As far as Old Testament prophets go, Jonah probably has the worst reputation. Sure, Jeremiah had his bouts with God, no one listened to Isaiah, and Ezekiel had to cook his food over feces. But, Jonah? Jonah had the most successful ministry of any of the prophets—an entire city repented at his preaching!—but a fish had to deliver him to his pulpit. What’s more, he was reluctant to preach because (I’m not making this up) he knew that God “is a gracious God and merciful, slow to anger and abounding in steadfast love, and relenting from disaster” (Jonah 4:2).

Despite what must have been a lackluster performance (“Hey, guys, God’s going to kill you all. So, yeah, you may want to do something about that”), God caused the Ninevites to repent. Their repentance—and God’s mercy, slowness to anger, abundance of steadfast love—caused God to relent from the punishment he promised and sent Jonah into a tailspin of anger and despair.

As a young man, just converted to the faith and boiling over with anger toward my stepfather, I spent a lot of time praying imprecatory psalms. It wasn’t hard to cast myself in the image of the unjust sufferer, echoing David’s cries for vengeance on my enemies. At some point during all that vitriol I read the book of Jonah. Now, here was a guy I could identify with. I mean, come on, who can fault a guy who doesn’t want God to be gracious to his enemies? (At least, I couldn’t—and still can’t, if I’m being honest.) I get it, Jonah, I don’t want God to go around doling out forgiveness like it’s free either.

At some point during all of my imprecatory psalms praying and Jonah sympathizing, my stepfather reconciled with my mother. Okay, fine. That’s great. Then, the guy had the nerve to apologize to me as well. WHAT?!?! No, I thought, he’s not getting off this easy. This guy seriously damaged my soul; he doesn’t get to just repent and “move along now, nothing to see here.” No way. The guy needs to suffer. God’s righteous wrath should be poured out. And I mean POURED OUT.

That’s when I remembered the ending to the book of Jonah. You know, that pesky chapter 4, where the Lord really gets at the heart of Jonah’s problem by ordaining a plant to give Jonah shade, then destroying the plant with a worm. Jonah was already upset about the Ninevites repentance and God’s steadfast love (“it is better for me to die than to live”). The plant dying was just too much for him, and, as it turns out, for me too. With Jonah I could say “I do well to be angry, angry enough to die.”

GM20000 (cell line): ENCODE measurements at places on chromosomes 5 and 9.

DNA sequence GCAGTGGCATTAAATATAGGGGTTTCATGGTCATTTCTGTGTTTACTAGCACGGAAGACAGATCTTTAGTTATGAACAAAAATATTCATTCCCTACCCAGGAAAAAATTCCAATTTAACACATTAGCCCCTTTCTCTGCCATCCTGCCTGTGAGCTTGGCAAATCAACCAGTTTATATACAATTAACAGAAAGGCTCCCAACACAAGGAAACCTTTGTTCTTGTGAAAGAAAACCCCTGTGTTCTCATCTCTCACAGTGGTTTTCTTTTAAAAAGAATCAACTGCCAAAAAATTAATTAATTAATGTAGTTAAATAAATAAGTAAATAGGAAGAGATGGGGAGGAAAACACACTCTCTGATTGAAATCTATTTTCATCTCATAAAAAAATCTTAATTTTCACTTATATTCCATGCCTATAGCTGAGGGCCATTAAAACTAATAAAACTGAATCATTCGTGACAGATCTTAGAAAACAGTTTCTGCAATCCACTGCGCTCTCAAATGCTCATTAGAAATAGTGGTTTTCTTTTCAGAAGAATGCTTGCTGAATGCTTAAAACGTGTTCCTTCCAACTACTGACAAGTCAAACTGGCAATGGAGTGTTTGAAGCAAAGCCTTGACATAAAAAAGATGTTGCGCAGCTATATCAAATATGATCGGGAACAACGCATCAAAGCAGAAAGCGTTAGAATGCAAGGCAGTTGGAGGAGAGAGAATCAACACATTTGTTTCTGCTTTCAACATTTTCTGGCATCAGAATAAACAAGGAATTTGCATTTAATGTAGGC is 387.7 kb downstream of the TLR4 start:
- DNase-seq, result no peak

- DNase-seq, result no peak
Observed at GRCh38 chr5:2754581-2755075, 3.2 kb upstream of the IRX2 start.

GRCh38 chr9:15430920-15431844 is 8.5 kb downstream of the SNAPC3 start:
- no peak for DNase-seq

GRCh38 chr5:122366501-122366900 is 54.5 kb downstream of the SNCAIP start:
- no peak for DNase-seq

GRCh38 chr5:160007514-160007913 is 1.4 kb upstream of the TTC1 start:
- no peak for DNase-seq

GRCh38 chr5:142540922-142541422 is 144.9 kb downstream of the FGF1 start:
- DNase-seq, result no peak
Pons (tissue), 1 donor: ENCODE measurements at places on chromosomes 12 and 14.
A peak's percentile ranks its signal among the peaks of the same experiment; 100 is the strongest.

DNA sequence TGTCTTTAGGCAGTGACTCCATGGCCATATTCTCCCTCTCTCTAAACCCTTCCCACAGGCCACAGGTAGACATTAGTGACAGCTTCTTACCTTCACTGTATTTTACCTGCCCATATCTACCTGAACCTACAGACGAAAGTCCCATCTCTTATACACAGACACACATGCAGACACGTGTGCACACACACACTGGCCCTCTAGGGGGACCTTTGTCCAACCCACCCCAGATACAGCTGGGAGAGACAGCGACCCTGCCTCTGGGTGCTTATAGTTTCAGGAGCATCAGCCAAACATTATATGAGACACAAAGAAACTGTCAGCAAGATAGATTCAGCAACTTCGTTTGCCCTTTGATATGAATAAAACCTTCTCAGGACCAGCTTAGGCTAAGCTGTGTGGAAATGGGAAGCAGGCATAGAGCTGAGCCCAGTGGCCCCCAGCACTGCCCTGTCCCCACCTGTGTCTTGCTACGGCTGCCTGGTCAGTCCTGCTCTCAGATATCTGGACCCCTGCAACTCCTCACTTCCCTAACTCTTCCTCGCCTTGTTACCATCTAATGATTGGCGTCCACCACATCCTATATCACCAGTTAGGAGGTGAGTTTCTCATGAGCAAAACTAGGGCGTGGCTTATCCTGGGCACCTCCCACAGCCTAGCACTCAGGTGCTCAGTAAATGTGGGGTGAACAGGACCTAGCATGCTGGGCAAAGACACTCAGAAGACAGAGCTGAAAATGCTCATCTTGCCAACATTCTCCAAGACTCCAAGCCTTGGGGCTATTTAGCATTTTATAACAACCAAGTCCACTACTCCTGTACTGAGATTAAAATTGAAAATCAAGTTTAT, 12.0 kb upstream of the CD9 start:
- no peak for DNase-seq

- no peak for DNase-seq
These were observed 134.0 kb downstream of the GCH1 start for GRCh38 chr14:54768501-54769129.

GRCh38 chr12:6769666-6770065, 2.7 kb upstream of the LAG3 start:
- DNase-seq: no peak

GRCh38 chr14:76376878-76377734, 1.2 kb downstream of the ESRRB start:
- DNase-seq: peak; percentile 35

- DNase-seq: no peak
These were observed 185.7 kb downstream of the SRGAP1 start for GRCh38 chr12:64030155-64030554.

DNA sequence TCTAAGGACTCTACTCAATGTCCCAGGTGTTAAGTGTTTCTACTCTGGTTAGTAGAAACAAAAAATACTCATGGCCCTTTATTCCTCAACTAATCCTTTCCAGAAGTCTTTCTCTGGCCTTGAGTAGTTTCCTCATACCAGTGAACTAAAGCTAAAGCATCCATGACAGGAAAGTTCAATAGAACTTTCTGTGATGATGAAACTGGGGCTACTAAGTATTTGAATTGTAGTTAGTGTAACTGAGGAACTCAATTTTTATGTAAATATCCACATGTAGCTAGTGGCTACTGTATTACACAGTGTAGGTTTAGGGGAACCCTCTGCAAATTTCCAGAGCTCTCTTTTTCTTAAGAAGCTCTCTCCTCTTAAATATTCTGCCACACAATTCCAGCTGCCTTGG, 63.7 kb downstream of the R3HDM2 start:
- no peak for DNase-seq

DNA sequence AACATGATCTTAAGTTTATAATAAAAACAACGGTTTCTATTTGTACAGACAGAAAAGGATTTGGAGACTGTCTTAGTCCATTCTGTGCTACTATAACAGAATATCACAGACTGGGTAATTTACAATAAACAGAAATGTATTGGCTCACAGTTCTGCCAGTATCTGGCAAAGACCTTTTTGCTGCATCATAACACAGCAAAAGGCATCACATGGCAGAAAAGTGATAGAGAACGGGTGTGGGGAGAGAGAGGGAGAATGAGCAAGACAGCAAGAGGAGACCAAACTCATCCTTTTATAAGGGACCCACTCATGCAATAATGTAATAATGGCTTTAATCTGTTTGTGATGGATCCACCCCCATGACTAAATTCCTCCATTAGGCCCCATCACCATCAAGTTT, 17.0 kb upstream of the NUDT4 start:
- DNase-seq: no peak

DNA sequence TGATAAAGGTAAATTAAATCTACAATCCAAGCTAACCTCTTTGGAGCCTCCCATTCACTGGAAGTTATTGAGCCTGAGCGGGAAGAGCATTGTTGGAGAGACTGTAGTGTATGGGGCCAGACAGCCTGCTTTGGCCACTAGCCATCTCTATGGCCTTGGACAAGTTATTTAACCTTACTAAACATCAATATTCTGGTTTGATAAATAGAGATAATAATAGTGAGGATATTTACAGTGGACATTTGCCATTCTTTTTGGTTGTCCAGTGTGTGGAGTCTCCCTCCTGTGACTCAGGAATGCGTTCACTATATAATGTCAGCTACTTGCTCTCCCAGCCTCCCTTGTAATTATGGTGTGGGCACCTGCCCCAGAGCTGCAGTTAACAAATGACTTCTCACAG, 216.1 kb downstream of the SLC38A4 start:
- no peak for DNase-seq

It’s humorous, really, when you read the book and think about the gospel. Of course the Lord was right to “pity Nineveh, that great city, in which there are more than 120,000 persons who do not know their right hand from their left.” And of course it’s absurd for Jonah to be so angry about their repentance and the death of that plant. And of course it’s even more absurd that a man who had received such grace would angrily withhold it from another. I was actually the unforgiving servant from Matthew 18. Having been forgiven so great a debt, I was now demanding the payment of a few pennies. The Lord was gracious to give us the book of Jonah, if for no other reason it’s a glaring indictment of my own response to those who’ve harmed me. I still identify with Jonah because I still am prone to be angry enough to die when I perceive some injustice, whether real or imagined. However, the great thing about Jesus is that he lovingly disciplines me and reminds me of the great grace poured out on the cross. In light of my great sin and Christ’s great sacrifice, it’s blasphemous not to forgive others.

Russ Meek

Associate Professor of Old Testament at William Tennent School of Theology